Is a tub in a master bath necessary?


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Old 02-07-07, 09:11 PM
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Is a tub in a master bath necessary?

We're planning a master bedroom bedroom/bath/closet addition. We personally rarely take a bath and prefer using the space to create a very nice shower.

But we're wondering if a big tub is a requirement when it comes time to sell.


There is a regular bathtub/shower in the family bathroom.
 
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Old 02-07-07, 09:21 PM
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From the standpoint of resale, buyers want a tub. Watch some bathroom makeovers on HGTV to see what buyers are looking for in bathrooms today. Beautiful tubs take center stage.
 
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Old 02-08-07, 12:47 AM
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<rant>Yeah, it's an expectation and real crowd pleaser. Even people won't use it, they tend to fantasy when buying a house. If you're designing this room for others, then a big inefficient tub is best.</rant>

On the other hand, peoples' bathroom habits are yet more unique and uncompromising than their kitchen quirks. I feel you should build exactly the room that'll give you the most pleasure, no more and no less. It's your life.
 
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Old 02-08-07, 06:08 AM
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Are you remodeling for you or are you remodeling for selling the house?

In our bath remodel I get one thing I want, hubby gets one thing he wants. I get my antqiue clawfoot tub (yes I take baths). He gets his two person slate tile shower. The only reason we are putting in a tub in the other bath is because we happen to have a perfectly good steel one we are recycling for that very use. Also our plumber said tubs increase the value of bathrooms so long as they are dual-use. We have no intenion of selling, but since the tub is already there, and it won't be in our primary bathroom.

I think twelvepole and Kobuchi both have good points. I've seen kitchens I would DIE for and then found out the homeowner eats out all the time. I've seen bathrooms that I would love to laze around in and then found out the homeowner uses the house two weekends a year. I say evaluate your lifestyle, and if you aren't planning on selling, do what YOU want.
 
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Old 02-08-07, 06:43 AM
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I think people spend to much time worrying about resale value and granted it is something to consider since a person's home is likely his/hers biggest investment. Unless you are expecting to sell your home in the near future, make things the way you want them. ENJOY YOUR HOME.

With a little thought you should be able to install a large shower that could [if need ever arose] accomdate a tub in the spot [replacing shower with tub/shower combo]
 
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Old 02-08-07, 07:41 AM
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Unless you are planning to sell the house in the next couple of years design the bath to meet your needs. If you don't use a tub don't install one. Put the money saved into a really awesome shower.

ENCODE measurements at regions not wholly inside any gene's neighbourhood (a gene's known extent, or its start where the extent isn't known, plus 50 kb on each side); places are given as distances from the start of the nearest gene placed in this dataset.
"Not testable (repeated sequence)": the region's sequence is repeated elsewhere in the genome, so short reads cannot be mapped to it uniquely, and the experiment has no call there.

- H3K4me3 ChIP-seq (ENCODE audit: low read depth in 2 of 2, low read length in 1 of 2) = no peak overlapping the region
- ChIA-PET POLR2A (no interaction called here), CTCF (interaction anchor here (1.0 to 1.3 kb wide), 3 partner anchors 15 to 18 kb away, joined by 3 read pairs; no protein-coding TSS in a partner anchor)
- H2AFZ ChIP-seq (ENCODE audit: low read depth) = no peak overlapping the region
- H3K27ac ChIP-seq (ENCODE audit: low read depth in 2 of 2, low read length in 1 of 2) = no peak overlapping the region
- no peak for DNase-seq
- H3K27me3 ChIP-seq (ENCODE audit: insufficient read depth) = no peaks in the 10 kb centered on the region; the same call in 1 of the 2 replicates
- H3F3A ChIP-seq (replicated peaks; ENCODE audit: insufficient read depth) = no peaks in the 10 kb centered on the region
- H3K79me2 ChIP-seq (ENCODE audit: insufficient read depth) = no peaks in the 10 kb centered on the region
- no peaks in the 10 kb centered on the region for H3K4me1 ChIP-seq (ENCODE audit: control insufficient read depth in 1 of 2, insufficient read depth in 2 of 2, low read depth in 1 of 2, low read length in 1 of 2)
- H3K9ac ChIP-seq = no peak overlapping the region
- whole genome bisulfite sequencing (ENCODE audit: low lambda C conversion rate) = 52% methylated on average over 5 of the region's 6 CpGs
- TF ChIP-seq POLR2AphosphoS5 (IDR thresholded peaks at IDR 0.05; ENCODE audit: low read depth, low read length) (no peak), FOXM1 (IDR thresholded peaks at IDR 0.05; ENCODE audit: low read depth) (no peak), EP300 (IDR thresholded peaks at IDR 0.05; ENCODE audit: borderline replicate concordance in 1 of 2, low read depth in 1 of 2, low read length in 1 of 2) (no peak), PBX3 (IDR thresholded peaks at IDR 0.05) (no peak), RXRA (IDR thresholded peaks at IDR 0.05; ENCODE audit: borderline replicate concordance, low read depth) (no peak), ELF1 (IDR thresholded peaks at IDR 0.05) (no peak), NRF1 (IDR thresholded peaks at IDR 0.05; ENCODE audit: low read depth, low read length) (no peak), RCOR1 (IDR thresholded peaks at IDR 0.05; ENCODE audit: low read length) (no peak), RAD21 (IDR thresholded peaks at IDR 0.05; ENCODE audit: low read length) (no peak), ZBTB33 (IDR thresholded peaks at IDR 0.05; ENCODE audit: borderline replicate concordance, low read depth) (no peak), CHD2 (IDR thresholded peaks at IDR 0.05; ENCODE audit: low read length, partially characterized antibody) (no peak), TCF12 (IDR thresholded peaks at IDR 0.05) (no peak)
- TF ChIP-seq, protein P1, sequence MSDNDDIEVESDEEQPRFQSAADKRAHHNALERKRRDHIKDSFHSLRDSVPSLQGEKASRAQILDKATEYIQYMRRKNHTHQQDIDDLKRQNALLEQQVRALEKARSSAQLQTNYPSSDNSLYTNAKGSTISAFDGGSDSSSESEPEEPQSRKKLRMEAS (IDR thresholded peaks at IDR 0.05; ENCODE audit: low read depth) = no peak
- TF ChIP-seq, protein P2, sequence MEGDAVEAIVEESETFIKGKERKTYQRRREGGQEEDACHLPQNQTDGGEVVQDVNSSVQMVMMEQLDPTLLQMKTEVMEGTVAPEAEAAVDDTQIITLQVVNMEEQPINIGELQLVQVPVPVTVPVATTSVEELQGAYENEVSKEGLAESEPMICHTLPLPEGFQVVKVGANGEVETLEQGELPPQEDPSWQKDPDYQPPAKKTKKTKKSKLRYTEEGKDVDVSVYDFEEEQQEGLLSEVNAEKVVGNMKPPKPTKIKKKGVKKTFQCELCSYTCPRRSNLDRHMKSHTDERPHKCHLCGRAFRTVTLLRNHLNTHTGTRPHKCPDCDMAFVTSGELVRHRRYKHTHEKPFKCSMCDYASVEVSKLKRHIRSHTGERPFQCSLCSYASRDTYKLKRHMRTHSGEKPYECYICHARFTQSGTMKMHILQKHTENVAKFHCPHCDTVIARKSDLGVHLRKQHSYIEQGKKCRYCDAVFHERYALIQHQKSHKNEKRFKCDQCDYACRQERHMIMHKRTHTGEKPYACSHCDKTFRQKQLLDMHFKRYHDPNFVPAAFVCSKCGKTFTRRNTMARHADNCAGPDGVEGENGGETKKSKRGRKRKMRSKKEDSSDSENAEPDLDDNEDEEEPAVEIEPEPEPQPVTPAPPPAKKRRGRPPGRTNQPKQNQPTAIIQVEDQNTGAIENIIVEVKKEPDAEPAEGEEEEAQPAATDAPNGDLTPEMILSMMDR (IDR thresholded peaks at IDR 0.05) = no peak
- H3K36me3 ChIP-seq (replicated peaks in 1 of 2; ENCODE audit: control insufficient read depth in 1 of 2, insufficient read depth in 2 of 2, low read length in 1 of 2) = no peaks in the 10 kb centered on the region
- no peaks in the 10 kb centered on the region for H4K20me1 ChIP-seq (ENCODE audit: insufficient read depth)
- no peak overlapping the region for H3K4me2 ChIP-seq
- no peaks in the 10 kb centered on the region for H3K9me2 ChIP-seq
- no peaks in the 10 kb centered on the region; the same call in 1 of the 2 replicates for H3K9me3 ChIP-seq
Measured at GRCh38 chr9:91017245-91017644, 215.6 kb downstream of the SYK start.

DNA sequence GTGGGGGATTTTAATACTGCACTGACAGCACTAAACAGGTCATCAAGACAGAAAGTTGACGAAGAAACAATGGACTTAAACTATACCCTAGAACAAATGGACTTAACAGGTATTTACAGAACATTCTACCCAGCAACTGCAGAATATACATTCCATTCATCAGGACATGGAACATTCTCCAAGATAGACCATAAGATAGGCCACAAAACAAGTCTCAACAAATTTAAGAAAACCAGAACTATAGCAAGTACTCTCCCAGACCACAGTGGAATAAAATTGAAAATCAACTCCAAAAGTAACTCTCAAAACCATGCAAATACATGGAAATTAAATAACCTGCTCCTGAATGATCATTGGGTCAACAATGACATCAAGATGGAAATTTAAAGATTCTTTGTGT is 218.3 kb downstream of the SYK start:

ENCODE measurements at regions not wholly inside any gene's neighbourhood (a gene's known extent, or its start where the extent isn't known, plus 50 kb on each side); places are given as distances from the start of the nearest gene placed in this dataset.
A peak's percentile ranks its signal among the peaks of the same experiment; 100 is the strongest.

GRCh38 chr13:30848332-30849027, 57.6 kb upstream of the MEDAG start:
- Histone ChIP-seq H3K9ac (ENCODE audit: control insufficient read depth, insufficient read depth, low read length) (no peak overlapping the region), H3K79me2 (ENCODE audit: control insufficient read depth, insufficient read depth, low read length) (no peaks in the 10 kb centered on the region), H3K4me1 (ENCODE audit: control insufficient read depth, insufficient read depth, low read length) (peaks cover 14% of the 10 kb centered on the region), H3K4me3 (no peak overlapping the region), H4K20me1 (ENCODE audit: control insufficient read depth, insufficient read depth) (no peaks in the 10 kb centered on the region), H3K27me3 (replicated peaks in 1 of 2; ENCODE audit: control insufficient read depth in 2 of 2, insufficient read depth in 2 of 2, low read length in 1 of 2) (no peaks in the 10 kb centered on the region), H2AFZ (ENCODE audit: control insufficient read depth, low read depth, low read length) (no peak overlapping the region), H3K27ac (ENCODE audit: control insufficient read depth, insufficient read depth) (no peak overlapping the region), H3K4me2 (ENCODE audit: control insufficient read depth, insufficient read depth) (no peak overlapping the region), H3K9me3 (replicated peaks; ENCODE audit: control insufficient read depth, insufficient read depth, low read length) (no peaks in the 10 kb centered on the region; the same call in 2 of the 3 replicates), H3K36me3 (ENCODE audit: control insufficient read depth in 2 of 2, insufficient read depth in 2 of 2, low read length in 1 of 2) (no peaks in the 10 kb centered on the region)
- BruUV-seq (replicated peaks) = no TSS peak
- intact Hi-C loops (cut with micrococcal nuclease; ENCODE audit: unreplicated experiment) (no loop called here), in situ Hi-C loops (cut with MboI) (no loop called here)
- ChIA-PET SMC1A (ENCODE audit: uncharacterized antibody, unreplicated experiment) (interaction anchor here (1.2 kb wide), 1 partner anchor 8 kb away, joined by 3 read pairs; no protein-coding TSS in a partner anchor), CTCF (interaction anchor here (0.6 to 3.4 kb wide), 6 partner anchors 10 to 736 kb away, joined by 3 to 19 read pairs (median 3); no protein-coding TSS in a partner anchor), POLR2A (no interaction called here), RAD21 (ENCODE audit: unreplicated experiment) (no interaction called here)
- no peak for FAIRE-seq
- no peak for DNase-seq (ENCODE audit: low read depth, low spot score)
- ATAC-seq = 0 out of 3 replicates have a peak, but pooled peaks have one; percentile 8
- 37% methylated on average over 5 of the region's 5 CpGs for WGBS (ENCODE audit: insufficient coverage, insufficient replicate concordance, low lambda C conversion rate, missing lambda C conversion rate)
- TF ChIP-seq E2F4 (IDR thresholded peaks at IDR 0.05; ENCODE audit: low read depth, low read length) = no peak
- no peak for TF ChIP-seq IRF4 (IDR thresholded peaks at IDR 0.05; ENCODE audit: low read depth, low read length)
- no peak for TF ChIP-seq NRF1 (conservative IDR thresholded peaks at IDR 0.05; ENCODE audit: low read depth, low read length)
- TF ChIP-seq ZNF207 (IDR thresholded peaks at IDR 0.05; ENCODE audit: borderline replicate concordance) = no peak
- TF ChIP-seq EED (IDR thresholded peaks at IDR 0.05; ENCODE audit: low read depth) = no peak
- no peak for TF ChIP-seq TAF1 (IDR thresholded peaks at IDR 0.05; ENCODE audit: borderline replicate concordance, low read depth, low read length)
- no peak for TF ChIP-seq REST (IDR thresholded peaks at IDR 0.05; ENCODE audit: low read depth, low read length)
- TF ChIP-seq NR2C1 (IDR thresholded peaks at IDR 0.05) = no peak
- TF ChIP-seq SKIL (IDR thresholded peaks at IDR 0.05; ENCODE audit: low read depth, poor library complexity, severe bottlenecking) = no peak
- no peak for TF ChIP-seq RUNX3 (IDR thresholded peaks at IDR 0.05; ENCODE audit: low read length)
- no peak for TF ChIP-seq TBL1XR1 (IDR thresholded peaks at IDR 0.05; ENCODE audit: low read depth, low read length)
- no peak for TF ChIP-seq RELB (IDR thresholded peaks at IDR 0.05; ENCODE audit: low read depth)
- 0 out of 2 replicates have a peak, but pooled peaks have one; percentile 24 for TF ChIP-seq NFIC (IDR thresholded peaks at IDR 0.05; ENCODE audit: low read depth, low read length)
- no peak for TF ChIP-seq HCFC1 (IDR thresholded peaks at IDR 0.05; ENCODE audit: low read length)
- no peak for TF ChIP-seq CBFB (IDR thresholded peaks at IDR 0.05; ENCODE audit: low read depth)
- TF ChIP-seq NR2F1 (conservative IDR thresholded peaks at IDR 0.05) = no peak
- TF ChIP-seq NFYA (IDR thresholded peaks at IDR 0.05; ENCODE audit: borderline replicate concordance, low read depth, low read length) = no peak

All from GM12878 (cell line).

Fancy tubs may still be a selling point but I suspect they are the most underused fixture in the home. I suspect that if you did a survey, 90% would say they never take a bath.
 
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Old 02-08-07, 09:54 AM
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Bath

My wife and I bought a house last year the diod not have a bathtub in the master bath. We bought knowing that we would install one, bottom line if you have the house someone wants they will buy.

Al
 
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Old 02-08-07, 04:02 PM
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Just my opinion, but how clean can you feel in a tub you have been sitting in? Low berm shower, big enough for an elephant, that's the way to go! I have a customer who has a "U" shaped shower stall with no berm at all, just a big room, which could be accessed by a wheelchair if need be, but no doors! Like Marksr, enjoy what you have and don't worry too much about resale value. Most of what I do is bathroom remodels, anyway, and the bathrooms look fine to me BEFORE I get in there and demo it all.
 
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Old 02-08-07, 06:11 PM
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Walk-in shower in our master and tub in 2nd bath. When were house-hunting I rather liked the setup, but it wouldn't have killed a deal either way.
 
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Old 02-09-07, 06:29 AM
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We always take showers and we have a hot tub on the deck so we don't need a whirlpool tub. So, if it was just us, we'd use the sq footage for a closet instead of a tub

However, we're expecting our first child in the summer so we almost assuredly will be moving within 5 years because of our school district and it might be as little as two years if we decide to move closer to family.

Almost no one I talk to ever uses their garden tub because it takes so long to fill up. But we're wondering if it would be a deal breaker for a significant percentage of buyers.


The idea of having a space someone could convert to a bath if they wanted to might be a good compromise.
 
 

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